City Election Types

Iowa law provides cities with a variety of choices for the election of city officials.

There are four nomination processes:

  1. Primary election (candidates file nomination petitions Chapter 376)
  2. Nomination by petition, with only one election (Chapter 45)
  3. Nomination by convention, with only one election (Chapter 44)
  4. Runoff election (candidates file nomination petitions Chapter 376)

The city clerk certifies to the county auditor the type of nomination process adopted by the city’s ordinance no later than 90 days before the regular city election. After certification, the nomination process cannot be changed by the city council unless the change will take effect after this year’s regular city elections. [§376.6(2)]


1. Primary Election

Primary Cities in Scott County

  • Davenport
  • Buffalo
  • Mccausland

If the city's ordinances do not include a specific provision naming a nomination process, Iowa law requires that the primary election process be used. Even with a primary election provision, a primary election is held only if there are more than 2 candidates who filed nomination papers to run for an office.

Candidates file nomination petitions to get on the ballot in the primary election. The number of signatures needed by each candidate is determined by the number of votes cast for that office at the previous election. If there are zero, one, or two (or no) candidates for an office no primary election is needed for that office.

If there are more than two candidates for an office, a primary election is held four weeks before the regular city election. Only the offices with more than two candidates are included on the ballot at the primary election. The two candidates who receive the most votes are declared nominated and their names appear on the ballot at the regular city election.

*The filing period for cities that may need to hold primary elections is shorter and earlier than it is for cities without primary election provisions.

If a city does not wish to nominate candidates through a primary election process, the city must adopt an alternate method of nomination by ordinance.


2. Nomination by Petition, Chapter 45 of the Election Laws of Iowa

Chapter 45 Cities in Scott County

  • Bettendorf
  • Blue Grass
  • Eldridge
  • LeClaire
  • Long Grove
  • Donahue
  • Dixon
  • Maysville
  • New Liberty
  • Panorama Park
  • Princeton
  • Riverdale
  • Walcott

The city council may use this nomination procedure by adopting an ordinance specifying nominations for city offices will be made pursuant to Iowa Code Chapter 45. Candidates collect signatures on petitions to get their names on the ballot at the regular city election. The number of signatures needed on a nomination petition is based upon the population of the city. In cities with this nomination method, the regular city election is the only election held. There is no primary or runoff election. Some cities allow nominations to be made under either chapter 45 or chapter 44, or both. [§45.1(8), §45.1(9)]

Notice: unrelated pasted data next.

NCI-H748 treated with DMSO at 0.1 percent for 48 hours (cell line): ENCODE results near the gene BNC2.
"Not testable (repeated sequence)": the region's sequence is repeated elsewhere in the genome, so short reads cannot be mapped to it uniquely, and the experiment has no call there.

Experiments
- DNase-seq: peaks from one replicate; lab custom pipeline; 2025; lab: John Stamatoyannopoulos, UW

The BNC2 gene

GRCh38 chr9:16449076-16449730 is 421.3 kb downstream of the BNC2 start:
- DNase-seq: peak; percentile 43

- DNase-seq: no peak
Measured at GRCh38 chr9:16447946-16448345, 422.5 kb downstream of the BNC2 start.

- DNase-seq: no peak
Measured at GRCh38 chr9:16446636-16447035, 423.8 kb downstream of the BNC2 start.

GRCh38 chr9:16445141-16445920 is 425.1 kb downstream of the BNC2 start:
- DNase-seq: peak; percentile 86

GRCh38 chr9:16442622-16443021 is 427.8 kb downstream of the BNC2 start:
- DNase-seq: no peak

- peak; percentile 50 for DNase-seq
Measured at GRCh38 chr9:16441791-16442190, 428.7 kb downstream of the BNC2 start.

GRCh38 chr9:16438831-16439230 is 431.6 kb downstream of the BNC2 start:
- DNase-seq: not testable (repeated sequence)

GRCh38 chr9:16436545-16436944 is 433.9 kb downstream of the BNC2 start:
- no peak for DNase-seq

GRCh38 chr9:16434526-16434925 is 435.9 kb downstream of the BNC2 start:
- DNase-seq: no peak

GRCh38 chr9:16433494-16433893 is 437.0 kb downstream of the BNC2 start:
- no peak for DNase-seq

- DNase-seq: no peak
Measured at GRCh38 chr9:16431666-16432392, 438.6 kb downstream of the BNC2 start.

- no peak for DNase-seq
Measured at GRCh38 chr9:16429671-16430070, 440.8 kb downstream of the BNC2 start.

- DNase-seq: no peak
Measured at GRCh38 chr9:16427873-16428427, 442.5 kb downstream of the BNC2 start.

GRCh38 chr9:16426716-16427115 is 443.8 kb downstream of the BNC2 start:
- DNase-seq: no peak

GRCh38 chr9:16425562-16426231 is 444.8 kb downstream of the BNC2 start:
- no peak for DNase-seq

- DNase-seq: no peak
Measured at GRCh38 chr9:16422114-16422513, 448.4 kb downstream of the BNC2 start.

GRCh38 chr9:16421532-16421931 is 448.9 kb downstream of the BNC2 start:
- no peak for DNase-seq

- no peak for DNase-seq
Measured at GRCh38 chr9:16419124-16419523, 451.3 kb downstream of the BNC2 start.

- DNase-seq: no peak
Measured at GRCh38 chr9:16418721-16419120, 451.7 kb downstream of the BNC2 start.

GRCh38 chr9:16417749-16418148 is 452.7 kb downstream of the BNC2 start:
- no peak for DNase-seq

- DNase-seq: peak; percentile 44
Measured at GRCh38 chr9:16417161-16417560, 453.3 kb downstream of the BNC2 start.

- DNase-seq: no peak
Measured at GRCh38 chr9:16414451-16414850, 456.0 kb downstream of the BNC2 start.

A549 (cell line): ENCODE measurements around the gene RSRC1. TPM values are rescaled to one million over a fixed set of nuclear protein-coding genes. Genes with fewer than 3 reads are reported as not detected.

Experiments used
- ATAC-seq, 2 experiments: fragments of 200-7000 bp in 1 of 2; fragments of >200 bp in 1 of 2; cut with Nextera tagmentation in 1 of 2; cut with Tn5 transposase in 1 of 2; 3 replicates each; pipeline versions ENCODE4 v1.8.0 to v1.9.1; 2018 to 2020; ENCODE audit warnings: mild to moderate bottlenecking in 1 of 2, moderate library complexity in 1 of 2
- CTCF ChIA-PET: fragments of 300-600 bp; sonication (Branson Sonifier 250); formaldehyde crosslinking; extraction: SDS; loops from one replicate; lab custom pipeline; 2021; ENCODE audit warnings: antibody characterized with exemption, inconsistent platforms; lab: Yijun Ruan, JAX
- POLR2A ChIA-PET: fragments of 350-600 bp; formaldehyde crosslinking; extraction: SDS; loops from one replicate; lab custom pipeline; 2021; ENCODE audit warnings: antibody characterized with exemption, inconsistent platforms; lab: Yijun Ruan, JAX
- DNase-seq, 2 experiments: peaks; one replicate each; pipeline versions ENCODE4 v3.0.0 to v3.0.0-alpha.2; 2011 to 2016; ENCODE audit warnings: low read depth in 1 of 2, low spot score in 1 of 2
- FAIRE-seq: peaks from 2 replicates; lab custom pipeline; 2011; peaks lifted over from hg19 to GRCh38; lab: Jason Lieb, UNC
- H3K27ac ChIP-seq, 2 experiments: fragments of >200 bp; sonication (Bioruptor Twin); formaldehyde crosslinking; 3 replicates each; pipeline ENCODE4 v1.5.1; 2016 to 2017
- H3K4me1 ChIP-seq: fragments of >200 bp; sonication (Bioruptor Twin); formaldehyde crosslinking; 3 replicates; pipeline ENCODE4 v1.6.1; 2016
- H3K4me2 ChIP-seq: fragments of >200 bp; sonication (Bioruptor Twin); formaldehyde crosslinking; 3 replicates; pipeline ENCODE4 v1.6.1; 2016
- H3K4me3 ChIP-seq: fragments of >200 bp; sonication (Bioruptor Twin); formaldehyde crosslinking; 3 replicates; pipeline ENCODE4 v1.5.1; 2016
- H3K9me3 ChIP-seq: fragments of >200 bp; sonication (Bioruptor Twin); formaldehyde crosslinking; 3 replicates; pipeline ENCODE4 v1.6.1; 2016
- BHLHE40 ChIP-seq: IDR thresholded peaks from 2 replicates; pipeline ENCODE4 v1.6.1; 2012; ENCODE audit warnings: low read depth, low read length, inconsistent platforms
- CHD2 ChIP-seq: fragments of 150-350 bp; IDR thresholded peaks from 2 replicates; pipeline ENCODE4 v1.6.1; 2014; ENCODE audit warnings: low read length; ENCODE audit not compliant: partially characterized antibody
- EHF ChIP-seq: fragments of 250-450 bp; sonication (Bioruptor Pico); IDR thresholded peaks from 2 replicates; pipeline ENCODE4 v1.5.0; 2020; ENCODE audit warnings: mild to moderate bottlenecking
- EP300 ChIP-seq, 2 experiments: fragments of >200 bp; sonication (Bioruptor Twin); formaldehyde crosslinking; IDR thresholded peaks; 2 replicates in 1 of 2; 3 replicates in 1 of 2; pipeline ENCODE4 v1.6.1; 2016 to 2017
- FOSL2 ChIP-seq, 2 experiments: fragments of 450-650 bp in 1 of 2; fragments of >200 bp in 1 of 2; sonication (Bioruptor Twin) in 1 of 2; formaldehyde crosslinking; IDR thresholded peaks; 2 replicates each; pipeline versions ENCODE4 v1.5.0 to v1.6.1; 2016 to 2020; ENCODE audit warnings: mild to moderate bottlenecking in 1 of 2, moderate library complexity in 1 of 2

3. Nomination by Convention, Chapter 44

Chapter 44 Cities in Scott County

  • There are no Chapter 44 Cities in Scott County

The city council may use this nomination procedure by adopting an ordinance specifying nominations for city offices will be made pursuant to Iowa Code Chapter 44. In cities with this nomination method, candidates can be nominated by conventions of nonparty political organizations. Iowa law requires that a minimum number of people attend the convention or the convention is not valid. The regular city election is the only election held if nominations under chapter 44 have been adopted. There is no primary or runoff election. Some cities allow nominations to be made under either chapter 45 or chapter 44 or both. [§44.1]


4. Runoff Election

Runoff Cities in Scott County

  • There are no Runoff Cities in Scott County

The city council may use this nomination procedure by adopting an ordinance specifying runoff elections will be held pursuant to Iowa Code section 376.9 if either a) no candidate for an office receives a majority of the votes cast at the regular city election or b) a write-in candidate receives a majority of the votes cast and declines the office. The county board of supervisors canvasses the votes from the regular city election to determine which names appear on the ballot in the runoff election. The runoff election must be held four weeks after the regular city election. Candidates for the runoff election cannot withdraw. §376.9


Source: "State of Iowa, City Clerk’s Guide to City Elections 2009-2010. Michael A. Mauro Iowa Secretary of State"